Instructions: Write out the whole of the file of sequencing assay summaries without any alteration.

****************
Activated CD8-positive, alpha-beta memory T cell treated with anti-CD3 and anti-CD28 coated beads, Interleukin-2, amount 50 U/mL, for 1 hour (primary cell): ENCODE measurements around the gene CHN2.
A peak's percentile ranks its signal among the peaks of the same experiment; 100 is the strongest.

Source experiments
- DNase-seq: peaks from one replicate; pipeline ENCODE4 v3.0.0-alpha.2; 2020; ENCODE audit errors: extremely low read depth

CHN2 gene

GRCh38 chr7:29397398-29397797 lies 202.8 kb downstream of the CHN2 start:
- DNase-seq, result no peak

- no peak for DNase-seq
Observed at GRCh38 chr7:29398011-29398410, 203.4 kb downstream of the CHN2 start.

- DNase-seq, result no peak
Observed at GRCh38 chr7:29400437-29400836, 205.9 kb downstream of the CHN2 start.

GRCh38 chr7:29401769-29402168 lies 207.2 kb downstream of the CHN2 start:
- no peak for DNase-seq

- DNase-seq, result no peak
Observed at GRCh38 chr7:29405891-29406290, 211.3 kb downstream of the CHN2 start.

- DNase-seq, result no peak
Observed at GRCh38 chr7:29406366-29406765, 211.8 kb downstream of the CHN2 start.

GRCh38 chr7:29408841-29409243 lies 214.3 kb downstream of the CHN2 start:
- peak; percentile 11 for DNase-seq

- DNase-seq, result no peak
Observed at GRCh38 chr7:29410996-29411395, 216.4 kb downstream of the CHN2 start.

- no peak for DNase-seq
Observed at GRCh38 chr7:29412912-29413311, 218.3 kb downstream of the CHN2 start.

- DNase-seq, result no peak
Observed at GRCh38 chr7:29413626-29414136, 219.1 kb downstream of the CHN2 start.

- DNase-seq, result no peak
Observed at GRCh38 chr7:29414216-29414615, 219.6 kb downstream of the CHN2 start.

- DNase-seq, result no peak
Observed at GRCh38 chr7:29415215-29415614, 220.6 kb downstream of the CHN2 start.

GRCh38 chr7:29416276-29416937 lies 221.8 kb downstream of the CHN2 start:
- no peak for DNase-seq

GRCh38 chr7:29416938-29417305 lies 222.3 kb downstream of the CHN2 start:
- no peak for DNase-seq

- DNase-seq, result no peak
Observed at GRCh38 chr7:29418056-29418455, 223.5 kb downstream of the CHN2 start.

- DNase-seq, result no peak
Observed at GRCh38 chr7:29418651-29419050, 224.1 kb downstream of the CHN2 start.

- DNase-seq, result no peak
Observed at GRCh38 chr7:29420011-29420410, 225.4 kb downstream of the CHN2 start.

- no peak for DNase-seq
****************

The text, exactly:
Activated CD8-positive, alpha-beta memory T cell treated with anti-CD3 and anti-CD28 coated beads, Interleukin-2, amount 50 U/mL, for 1 hour (primary cell): ENCODE measurements around the gene CHN2.
A peak's percentile ranks its signal among the peaks of the same experiment; 100 is the strongest.

Source experiments
- DNase-seq: peaks from one replicate; pipeline ENCODE4 v3.0.0-alpha.2; 2020; ENCODE audit errors: extremely low read depth

CHN2 gene

GRCh38 chr7:29397398-29397797 lies 202.8 kb downstream of the CHN2 start:
- DNase-seq, result no peak

- no peak for DNase-seq
Observed at GRCh38 chr7:29398011-29398410, 203.4 kb downstream of the CHN2 start.

- DNase-seq, result no peak
Observed at GRCh38 chr7:29400437-29400836, 205.9 kb downstream of the CHN2 start.

GRCh38 chr7:29401769-29402168 lies 207.2 kb downstream of the CHN2 start:
- no peak for DNase-seq

- DNase-seq, result no peak
Observed at GRCh38 chr7:29405891-29406290, 211.3 kb downstream of the CHN2 start.

- DNase-seq, result no peak
Observed at GRCh38 chr7:29406366-29406765, 211.8 kb downstream of the CHN2 start.

GRCh38 chr7:29408841-29409243 lies 214.3 kb downstream of the CHN2 start:
- peak; percentile 11 for DNase-seq

- DNase-seq, result no peak
Observed at GRCh38 chr7:29410996-29411395, 216.4 kb downstream of the CHN2 start.

- no peak for DNase-seq
Observed at GRCh38 chr7:29412912-29413311, 218.3 kb downstream of the CHN2 start.

- DNase-seq, result no peak
Observed at GRCh38 chr7:29413626-29414136, 219.1 kb downstream of the CHN2 start.

- DNase-seq, result no peak
Observed at GRCh38 chr7:29414216-29414615, 219.6 kb downstream of the CHN2 start.

- DNase-seq, result no peak
Observed at GRCh38 chr7:29415215-29415614, 220.6 kb downstream of the CHN2 start.

GRCh38 chr7:29416276-29416937 lies 221.8 kb downstream of the CHN2 start:
- no peak for DNase-seq

GRCh38 chr7:29416938-29417305 lies 222.3 kb downstream of the CHN2 start:
- no peak for DNase-seq

- DNase-seq, result no peak
Observed at GRCh38 chr7:29418056-29418455, 223.5 kb downstream of the CHN2 start.

- DNase-seq, result no peak
Observed at GRCh38 chr7:29418651-29419050, 224.1 kb downstream of the CHN2 start.

- DNase-seq, result no peak
Observed at GRCh38 chr7:29420011-29420410, 225.4 kb downstream of the CHN2 start.

- no peak for DNase-seq